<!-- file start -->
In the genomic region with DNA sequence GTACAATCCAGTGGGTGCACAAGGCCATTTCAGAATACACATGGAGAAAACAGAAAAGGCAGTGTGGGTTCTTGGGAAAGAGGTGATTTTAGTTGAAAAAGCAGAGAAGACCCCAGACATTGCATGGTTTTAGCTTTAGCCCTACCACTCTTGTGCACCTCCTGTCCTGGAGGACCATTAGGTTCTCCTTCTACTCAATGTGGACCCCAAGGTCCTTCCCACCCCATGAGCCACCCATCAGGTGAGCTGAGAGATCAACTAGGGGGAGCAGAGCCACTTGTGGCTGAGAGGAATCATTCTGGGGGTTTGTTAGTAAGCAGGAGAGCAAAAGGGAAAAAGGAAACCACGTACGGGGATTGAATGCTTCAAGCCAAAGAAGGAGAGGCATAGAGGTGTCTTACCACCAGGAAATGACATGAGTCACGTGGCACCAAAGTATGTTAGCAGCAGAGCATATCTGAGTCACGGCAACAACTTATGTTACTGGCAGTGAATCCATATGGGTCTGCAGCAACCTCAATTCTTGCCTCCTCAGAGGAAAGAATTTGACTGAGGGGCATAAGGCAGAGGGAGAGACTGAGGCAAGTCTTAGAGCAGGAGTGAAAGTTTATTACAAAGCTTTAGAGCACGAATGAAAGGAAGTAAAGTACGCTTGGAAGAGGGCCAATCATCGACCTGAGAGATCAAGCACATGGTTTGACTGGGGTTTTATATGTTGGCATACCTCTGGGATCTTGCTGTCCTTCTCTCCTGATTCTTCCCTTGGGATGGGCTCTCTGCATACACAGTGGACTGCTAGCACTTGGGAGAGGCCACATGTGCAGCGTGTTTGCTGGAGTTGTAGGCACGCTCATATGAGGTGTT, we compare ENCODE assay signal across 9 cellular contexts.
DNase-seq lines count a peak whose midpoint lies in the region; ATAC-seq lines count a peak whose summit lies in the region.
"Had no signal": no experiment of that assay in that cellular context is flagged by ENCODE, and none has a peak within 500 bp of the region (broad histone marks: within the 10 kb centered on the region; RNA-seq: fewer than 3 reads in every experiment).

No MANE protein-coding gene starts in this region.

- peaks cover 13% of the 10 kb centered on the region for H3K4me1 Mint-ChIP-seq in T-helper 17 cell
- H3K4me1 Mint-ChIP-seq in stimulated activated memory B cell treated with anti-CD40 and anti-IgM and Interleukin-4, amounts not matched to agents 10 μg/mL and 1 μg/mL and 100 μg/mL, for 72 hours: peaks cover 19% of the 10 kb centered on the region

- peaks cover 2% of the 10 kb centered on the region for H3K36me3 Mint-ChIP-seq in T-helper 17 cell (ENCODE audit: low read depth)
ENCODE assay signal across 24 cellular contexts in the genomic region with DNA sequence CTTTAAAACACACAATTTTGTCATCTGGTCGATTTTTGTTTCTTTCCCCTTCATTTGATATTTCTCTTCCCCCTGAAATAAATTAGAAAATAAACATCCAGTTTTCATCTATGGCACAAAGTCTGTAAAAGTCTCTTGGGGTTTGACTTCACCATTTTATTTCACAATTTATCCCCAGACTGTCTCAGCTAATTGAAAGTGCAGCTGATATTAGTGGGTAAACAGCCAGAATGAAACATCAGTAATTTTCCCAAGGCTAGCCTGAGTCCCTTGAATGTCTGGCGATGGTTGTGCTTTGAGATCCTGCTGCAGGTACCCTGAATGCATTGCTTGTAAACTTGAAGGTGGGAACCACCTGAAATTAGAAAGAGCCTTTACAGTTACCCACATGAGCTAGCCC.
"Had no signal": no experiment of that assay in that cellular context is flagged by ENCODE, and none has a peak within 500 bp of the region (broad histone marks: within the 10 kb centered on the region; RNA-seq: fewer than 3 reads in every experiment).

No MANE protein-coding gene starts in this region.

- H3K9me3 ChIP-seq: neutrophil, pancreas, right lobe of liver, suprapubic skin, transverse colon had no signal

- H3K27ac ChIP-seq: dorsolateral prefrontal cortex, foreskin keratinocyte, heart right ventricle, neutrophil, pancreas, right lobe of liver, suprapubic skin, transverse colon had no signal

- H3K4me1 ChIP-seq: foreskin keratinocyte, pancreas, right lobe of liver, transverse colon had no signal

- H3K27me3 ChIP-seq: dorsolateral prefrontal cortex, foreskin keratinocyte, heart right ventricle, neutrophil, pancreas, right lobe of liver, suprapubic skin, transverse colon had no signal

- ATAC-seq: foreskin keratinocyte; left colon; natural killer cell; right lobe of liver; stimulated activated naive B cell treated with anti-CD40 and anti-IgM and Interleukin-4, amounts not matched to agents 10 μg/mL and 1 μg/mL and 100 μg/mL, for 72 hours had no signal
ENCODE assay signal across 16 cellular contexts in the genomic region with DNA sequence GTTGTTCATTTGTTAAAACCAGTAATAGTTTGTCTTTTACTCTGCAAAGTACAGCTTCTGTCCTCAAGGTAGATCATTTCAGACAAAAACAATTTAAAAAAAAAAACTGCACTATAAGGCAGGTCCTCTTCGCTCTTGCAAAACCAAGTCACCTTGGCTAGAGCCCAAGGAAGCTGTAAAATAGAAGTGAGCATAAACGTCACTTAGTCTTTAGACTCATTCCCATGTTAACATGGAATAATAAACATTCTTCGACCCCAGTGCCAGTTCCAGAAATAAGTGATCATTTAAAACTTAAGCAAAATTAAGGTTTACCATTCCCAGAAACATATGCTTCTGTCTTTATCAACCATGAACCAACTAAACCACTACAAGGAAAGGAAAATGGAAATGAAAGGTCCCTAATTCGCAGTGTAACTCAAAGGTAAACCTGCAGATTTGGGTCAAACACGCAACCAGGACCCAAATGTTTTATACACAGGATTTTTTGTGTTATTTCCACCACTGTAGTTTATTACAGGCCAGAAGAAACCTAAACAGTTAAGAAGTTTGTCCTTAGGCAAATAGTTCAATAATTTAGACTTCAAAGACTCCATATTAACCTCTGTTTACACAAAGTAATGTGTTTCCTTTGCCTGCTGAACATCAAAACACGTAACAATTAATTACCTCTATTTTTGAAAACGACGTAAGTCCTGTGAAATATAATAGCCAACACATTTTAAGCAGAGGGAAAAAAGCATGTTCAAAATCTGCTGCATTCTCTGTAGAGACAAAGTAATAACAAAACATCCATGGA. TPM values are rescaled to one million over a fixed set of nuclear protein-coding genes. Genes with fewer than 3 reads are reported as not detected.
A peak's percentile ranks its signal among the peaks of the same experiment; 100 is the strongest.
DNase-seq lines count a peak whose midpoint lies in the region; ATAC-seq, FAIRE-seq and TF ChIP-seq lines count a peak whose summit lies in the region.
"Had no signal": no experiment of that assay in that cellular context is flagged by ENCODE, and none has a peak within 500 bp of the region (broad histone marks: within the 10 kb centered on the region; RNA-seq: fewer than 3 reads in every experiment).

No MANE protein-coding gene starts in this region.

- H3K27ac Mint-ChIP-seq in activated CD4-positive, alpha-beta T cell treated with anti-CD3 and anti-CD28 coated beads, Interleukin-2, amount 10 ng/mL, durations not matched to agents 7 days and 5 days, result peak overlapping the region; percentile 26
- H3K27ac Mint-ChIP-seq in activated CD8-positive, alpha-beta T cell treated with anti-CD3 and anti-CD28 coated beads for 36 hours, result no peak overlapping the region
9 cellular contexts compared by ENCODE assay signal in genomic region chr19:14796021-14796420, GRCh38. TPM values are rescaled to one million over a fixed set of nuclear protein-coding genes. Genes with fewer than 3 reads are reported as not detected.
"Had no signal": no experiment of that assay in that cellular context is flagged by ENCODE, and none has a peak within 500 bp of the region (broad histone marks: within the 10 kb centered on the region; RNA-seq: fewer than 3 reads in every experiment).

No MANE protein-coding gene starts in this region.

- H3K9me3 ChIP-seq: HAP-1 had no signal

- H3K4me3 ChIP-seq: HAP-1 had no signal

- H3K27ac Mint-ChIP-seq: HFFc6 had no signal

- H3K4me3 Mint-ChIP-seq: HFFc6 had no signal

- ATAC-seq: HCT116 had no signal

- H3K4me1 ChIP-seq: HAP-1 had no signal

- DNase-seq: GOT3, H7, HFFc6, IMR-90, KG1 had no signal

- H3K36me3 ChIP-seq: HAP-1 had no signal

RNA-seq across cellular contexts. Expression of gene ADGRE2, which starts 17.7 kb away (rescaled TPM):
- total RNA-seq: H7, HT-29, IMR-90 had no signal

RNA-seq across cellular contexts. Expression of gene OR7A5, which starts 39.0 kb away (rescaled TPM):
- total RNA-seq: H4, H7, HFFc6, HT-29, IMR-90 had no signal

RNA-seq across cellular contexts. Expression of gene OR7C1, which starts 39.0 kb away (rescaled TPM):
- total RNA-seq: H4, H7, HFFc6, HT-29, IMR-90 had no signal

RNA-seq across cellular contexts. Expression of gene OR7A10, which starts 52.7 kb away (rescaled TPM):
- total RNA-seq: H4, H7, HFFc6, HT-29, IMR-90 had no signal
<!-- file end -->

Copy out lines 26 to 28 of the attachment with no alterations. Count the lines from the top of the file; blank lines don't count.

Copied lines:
- H3K9me3 ChIP-seq: HAP-1 had no signal

- H3K4me3 ChIP-seq: HAP-1 had no signal

- H3K27ac Mint-ChIP-seq: HFFc6 had no signal